Pulpwood Industry

It was at an Independence Day celebration in Hinesville in 1932 that the people of Liberty County heard about experiments being conducted by Charles A. Herty, a chemist, in Savannah, Georgia, to perfect the manufacture of paper from pine trees.


Herty made a speech that day and spoke of his work and dreams for the future. He reminded his audience that Liberty County had approximately 400,000 acres of pine forests. He maintained that the county could produce 800,000 cords or more of pine wood a year, which at $5 a cord would aggre­gate $4 million a year, twice the size of the tax-assessed value of all property in the county.


Herty said that paper mills could be constructed in the South which would create a market for pine trees, and devel­op the growing of pine trees by Liberty County landowners into a major money crop. He pointed out that there was not a single newspaper printed in Georgia at that time using paper produced in the U.S.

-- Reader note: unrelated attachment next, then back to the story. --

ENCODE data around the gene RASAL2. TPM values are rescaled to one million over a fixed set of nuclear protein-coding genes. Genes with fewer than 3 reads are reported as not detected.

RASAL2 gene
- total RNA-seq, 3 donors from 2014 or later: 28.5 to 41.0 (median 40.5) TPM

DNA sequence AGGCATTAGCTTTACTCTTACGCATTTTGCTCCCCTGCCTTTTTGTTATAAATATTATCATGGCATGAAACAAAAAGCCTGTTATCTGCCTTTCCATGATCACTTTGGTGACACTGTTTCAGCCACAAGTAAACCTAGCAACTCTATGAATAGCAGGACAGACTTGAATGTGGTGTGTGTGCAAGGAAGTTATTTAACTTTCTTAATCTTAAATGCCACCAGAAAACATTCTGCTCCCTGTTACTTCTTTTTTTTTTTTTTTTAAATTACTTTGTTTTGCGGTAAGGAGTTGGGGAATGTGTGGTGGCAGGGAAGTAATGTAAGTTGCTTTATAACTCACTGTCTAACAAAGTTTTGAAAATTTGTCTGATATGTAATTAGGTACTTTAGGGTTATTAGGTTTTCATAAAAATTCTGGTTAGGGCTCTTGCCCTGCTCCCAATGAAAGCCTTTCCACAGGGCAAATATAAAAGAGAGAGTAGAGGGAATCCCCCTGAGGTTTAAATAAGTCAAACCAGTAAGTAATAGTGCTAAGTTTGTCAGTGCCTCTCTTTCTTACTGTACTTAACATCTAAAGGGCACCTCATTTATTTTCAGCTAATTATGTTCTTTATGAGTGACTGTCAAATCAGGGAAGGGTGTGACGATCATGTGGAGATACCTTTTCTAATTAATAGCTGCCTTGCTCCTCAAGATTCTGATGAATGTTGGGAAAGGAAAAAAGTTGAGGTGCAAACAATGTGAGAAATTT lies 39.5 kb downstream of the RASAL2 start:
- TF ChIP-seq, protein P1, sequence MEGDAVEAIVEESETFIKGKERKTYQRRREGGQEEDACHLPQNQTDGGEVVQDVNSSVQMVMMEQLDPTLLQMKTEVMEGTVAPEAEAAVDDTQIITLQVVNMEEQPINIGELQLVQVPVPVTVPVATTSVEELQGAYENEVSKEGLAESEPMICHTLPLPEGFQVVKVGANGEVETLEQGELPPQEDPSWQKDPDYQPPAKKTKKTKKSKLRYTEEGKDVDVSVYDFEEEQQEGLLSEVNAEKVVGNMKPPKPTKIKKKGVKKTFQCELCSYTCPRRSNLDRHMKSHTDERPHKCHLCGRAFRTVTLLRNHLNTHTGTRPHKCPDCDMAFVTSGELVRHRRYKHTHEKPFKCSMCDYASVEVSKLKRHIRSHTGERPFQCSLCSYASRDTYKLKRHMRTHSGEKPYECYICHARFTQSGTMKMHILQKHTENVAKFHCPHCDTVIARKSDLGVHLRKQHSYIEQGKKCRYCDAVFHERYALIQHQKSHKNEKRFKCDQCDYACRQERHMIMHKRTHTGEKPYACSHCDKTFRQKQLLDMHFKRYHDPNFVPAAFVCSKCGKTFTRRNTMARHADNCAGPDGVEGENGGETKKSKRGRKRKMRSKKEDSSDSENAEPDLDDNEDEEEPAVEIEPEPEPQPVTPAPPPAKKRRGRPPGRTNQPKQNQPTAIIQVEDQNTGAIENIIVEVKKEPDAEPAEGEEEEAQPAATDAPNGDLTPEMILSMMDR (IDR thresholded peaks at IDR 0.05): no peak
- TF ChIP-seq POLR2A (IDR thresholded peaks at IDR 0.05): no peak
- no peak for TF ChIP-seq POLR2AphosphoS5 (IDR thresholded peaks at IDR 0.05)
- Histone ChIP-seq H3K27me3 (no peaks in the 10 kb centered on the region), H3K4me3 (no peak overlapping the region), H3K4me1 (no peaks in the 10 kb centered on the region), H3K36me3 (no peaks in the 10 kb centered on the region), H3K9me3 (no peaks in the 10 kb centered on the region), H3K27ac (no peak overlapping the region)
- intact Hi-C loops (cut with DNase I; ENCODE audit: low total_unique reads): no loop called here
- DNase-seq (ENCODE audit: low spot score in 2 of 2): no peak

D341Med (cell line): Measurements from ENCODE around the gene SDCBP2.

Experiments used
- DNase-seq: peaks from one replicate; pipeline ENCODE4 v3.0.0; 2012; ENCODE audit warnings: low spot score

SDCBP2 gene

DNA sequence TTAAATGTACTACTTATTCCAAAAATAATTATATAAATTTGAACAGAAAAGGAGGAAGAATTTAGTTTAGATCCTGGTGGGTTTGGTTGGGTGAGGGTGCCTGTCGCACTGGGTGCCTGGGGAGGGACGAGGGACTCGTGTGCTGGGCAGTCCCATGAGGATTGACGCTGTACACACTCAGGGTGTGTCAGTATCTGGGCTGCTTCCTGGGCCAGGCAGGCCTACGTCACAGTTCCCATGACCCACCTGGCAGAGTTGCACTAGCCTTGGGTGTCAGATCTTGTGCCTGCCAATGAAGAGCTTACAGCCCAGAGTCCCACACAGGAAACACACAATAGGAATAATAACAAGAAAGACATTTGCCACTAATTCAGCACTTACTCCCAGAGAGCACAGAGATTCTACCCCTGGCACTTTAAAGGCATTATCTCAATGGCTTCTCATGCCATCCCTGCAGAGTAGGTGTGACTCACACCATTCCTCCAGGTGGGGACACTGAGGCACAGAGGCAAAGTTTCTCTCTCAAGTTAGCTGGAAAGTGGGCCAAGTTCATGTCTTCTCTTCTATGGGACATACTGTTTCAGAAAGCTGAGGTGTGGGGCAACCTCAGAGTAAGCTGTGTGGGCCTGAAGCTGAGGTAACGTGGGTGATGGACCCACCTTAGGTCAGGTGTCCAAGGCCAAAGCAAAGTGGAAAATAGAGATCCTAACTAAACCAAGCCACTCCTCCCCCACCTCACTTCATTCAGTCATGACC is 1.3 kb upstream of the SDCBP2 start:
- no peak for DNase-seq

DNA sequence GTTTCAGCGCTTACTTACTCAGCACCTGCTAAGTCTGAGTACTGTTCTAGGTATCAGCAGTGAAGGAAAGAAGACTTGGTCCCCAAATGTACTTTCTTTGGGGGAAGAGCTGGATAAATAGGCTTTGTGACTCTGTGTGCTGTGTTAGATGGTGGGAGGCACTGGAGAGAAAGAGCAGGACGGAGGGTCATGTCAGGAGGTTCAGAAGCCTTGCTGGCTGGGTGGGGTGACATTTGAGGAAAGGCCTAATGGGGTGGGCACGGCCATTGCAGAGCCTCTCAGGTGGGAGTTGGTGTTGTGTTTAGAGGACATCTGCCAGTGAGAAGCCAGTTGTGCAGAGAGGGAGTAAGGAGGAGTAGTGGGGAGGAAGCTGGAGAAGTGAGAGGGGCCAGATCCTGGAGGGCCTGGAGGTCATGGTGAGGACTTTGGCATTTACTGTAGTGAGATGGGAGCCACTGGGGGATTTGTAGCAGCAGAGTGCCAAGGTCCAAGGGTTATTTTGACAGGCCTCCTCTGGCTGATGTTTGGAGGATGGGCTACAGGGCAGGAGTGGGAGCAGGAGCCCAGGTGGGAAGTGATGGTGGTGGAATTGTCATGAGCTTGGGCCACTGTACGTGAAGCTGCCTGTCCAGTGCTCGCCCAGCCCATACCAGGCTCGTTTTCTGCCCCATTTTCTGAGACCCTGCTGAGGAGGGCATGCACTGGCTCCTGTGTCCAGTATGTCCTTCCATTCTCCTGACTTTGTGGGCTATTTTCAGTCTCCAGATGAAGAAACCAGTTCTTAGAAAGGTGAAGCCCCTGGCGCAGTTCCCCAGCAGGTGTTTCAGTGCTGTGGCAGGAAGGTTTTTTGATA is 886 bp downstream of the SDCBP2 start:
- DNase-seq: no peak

He urged Liberty County landowners to cultivate pine trees as a crop, like corn, tobacco, and cotton. He asked women and children in the audience to protect their wood­lands from fire and warned them that when the woods burned, their heritage was destroyed. Telephones were later introduced into rural areas of Liberty County for the pur­pose of reporting forest fires.


There can be no doubt but that the pulpwood industry was born in Liberty County that day in 1932. By 1937 the dreams of Herty were well on their way to coming true. Reforestation became a new and vital word in the economic language of Liberty County.